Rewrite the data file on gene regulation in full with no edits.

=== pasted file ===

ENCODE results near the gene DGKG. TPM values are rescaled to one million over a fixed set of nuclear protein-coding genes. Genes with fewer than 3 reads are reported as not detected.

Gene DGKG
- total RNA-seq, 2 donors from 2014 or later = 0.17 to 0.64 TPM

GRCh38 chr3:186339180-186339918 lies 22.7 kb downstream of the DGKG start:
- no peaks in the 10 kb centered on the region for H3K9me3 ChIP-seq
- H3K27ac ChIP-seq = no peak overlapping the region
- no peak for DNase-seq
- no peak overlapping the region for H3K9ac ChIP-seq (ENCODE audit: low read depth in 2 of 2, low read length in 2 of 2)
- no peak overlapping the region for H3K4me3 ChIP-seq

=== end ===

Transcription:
ENCODE results near the gene DGKG. TPM values are rescaled to one million over a fixed set of nuclear protein-coding genes. Genes with fewer than 3 reads are reported as not detected.

Gene DGKG
- total RNA-seq, 2 donors from 2014 or later = 0.17 to 0.64 TPM

GRCh38 chr3:186339180-186339918 lies 22.7 kb downstream of the DGKG start:
- no peaks in the 10 kb centered on the region for H3K9me3 ChIP-seq
- H3K27ac ChIP-seq = no peak overlapping the region
- no peak for DNase-seq
- no peak overlapping the region for H3K9ac ChIP-seq (ENCODE audit: low read depth in 2 of 2, low read length in 2 of 2)
- no peak overlapping the region for H3K4me3 ChIP-seq